Without basic EM knowledge you are designing blindfolded.
Bruce Archambeault, PhD, distinguished engineer at IBM, IEEE fellow, and the author of the EMI/EMC Computational Modeling Handbook, responds to my questions about EM (electromagnetic) simulation software.
I've heard you say that measurements may be a great emotional comfort to the user but sometimes provide little usable information. Please explain.
Too many engineers just accept whatever they see on a measurement device as gospel. In reality, every measurement provides ample opportunity for mistakes. Your probe may load down the circuit, you may fail to use an appropriate reference connection—that is, ground connection—or fail to account for a changing antenna factor when operating near a metal floor. I firmly believe that measurements are important, but you must question everything—both measurements and simulations—to ensure correctness.
Let's say I'm designing a differential via. What kind of simulation tools might I need?
That [answer] depends on the frequency range for your signal and the physical size of the vias. Below a few gigabits per second on a board of normal thickness—60 to 100 mils—a 3-D quasistatic field solver provides adequate values for simulating the circuit as a simple LRC lumped-element object. If you move to higher frequencies and thicker backplanes, the quasistatic assumptions break down. There you should use 3-D, full-wave tools to build S-parameter models for the vias and plug them into a Spice simulator that accepts S-parameter models.
What must a user know to obtain accurate answers from a full-wave-simulator tool?
Every tool gives accurate answers to the questions you put to it, but there is a catch. You must know what questions to ask. A basic understanding of physics and electromagnetics on your part is required. Lacking that understanding, no tool can create useful models, but every tool will give impressive-looking answers. That's the pitfall. Let me emphasize that you must also understand a range of modeling techniques and the limitations of each. There are many techniques. Each excels in some areas, not in others. For example, the MOM [method-of-moments] technique excels when calculating emissions from long wires but performs poorly when calculating the effectiveness of shields. The FDTD [finite-difference-time-domain] and FIT [finite-integration-technique] algorithms perform well for shielding but not for long wires.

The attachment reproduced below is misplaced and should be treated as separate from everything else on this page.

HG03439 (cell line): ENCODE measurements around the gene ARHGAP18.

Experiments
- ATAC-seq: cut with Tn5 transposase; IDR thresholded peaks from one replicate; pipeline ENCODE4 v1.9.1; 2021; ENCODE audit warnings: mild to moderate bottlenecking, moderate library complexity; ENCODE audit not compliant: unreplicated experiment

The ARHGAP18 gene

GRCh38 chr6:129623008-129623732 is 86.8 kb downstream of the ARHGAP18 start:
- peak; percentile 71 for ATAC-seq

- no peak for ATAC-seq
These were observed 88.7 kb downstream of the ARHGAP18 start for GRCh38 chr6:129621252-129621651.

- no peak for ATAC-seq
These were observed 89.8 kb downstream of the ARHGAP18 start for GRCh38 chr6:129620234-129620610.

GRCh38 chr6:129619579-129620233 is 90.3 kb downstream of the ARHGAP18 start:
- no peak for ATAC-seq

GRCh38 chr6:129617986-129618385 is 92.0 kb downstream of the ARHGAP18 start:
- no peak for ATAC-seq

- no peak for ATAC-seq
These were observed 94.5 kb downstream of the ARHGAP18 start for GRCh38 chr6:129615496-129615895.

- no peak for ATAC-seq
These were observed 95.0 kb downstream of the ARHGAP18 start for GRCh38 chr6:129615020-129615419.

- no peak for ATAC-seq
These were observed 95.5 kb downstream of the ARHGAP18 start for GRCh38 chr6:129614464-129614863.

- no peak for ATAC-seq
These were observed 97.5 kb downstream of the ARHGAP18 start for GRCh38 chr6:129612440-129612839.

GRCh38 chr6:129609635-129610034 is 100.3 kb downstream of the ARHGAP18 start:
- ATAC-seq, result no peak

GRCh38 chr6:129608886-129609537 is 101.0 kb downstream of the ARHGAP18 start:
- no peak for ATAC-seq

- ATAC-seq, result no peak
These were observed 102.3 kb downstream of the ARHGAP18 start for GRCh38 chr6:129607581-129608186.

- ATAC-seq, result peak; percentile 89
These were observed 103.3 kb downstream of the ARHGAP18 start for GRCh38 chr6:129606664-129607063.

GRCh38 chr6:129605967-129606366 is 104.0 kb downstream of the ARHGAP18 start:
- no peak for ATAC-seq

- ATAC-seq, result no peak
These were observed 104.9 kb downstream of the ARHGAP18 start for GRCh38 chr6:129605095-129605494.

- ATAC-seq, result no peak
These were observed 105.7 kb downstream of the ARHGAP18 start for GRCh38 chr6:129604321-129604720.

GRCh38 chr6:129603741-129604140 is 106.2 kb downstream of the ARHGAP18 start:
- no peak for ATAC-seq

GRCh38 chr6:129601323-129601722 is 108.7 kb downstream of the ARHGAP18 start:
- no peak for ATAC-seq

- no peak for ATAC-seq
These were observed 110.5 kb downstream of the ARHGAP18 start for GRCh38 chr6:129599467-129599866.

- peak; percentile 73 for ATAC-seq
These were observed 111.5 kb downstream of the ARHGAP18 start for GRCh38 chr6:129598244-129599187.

The relatively new PEEC [partial-element-equivalent-circuit] technique works well for many PCB [printed-circuit-board] simulations. It can work in both time and frequency domains. It is a full-wave-analysis technique that can do, among other things, power-plane analysis. It is unique in that it allows lumped elements, such as capacitors, resistors, and inductors, to be easily added to the full-wave simulation without adding a significant computational burden, as happens for some of the other techniques.
Will computers ever replace the need for an understanding of basic physics?
When I was in school, my EM professor once said, “All the world is an analog stage, in which 'digital' plays only bit parts.” That [idea] seems even truer today as we face the age of 'microwave digital' circuits. To be effective at those frequencies, you must understand high-frequency effects.
Certainly, software tools help. I use full-wave tools for analysis of complex electromagnetic structures and simple rule checkers to make sure the physical-layout designer followed my established rules. But beyond that, the basic design rests on my knowledge of EM. Some so-called expert system manufacturers will imply that their tools can be used by someone who does not know anything about engineering and physics fundamentals, but, in my experience, that [implication] is not true. Any person who wishes to design very-high-speed circuits must understand basic EM. Otherwise, he is designing blindfolded.
Bruce creates advanced electromagnetic-simulation tools for IBM. TBruce@brucearch.com.